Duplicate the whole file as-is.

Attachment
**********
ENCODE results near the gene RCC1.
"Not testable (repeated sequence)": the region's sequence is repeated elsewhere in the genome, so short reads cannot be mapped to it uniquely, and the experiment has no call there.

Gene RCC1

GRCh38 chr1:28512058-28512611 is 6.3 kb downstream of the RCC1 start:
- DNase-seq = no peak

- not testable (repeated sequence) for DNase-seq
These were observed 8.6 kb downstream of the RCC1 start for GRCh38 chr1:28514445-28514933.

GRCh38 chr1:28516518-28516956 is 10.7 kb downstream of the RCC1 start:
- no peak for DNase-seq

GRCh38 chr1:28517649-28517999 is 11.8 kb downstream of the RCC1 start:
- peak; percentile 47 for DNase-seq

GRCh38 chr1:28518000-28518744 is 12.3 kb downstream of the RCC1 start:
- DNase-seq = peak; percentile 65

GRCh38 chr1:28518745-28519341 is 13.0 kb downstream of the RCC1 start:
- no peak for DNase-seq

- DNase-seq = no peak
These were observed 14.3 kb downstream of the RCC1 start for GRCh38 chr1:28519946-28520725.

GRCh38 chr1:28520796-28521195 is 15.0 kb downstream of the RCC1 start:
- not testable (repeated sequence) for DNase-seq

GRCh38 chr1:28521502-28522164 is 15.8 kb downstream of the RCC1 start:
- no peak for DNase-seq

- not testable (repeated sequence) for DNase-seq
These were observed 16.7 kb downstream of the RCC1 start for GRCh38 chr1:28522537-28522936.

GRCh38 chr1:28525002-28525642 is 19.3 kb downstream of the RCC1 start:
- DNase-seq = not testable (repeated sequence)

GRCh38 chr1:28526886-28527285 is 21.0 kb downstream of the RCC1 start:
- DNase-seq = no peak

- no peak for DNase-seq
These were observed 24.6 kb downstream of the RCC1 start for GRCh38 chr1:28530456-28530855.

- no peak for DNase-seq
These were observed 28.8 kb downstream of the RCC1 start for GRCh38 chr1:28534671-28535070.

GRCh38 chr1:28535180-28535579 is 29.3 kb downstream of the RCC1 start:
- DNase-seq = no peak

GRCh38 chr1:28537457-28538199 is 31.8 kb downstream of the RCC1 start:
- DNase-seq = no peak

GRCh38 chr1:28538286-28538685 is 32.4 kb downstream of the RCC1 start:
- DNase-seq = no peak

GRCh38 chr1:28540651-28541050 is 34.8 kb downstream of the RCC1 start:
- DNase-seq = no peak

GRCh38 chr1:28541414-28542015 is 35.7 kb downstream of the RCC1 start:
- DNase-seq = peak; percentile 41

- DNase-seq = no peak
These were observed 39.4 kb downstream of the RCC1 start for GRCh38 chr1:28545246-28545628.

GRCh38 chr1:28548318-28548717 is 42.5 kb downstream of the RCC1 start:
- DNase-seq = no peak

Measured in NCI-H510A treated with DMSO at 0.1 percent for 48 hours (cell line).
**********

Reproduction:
ENCODE results near the gene RCC1.
"Not testable (repeated sequence)": the region's sequence is repeated elsewhere in the genome, so short reads cannot be mapped to it uniquely, and the experiment has no call there.

Gene RCC1

GRCh38 chr1:28512058-28512611 is 6.3 kb downstream of the RCC1 start:
- DNase-seq = no peak

- not testable (repeated sequence) for DNase-seq
These were observed 8.6 kb downstream of the RCC1 start for GRCh38 chr1:28514445-28514933.

GRCh38 chr1:28516518-28516956 is 10.7 kb downstream of the RCC1 start:
- no peak for DNase-seq

GRCh38 chr1:28517649-28517999 is 11.8 kb downstream of the RCC1 start:
- peak; percentile 47 for DNase-seq

GRCh38 chr1:28518000-28518744 is 12.3 kb downstream of the RCC1 start:
- DNase-seq = peak; percentile 65

GRCh38 chr1:28518745-28519341 is 13.0 kb downstream of the RCC1 start:
- no peak for DNase-seq

- DNase-seq = no peak
These were observed 14.3 kb downstream of the RCC1 start for GRCh38 chr1:28519946-28520725.

GRCh38 chr1:28520796-28521195 is 15.0 kb downstream of the RCC1 start:
- not testable (repeated sequence) for DNase-seq

GRCh38 chr1:28521502-28522164 is 15.8 kb downstream of the RCC1 start:
- no peak for DNase-seq

- not testable (repeated sequence) for DNase-seq
These were observed 16.7 kb downstream of the RCC1 start for GRCh38 chr1:28522537-28522936.

GRCh38 chr1:28525002-28525642 is 19.3 kb downstream of the RCC1 start:
- DNase-seq = not testable (repeated sequence)

GRCh38 chr1:28526886-28527285 is 21.0 kb downstream of the RCC1 start:
- DNase-seq = no peak

- no peak for DNase-seq
These were observed 24.6 kb downstream of the RCC1 start for GRCh38 chr1:28530456-28530855.

- no peak for DNase-seq
These were observed 28.8 kb downstream of the RCC1 start for GRCh38 chr1:28534671-28535070.

GRCh38 chr1:28535180-28535579 is 29.3 kb downstream of the RCC1 start:
- DNase-seq = no peak

GRCh38 chr1:28537457-28538199 is 31.8 kb downstream of the RCC1 start:
- DNase-seq = no peak

GRCh38 chr1:28538286-28538685 is 32.4 kb downstream of the RCC1 start:
- DNase-seq = no peak

GRCh38 chr1:28540651-28541050 is 34.8 kb downstream of the RCC1 start:
- DNase-seq = no peak

GRCh38 chr1:28541414-28542015 is 35.7 kb downstream of the RCC1 start:
- DNase-seq = peak; percentile 41

- DNase-seq = no peak
These were observed 39.4 kb downstream of the RCC1 start for GRCh38 chr1:28545246-28545628.

GRCh38 chr1:28548318-28548717 is 42.5 kb downstream of the RCC1 start:
- DNase-seq = no peak

Measured in NCI-H510A treated with DMSO at 0.1 percent for 48 hours (cell line).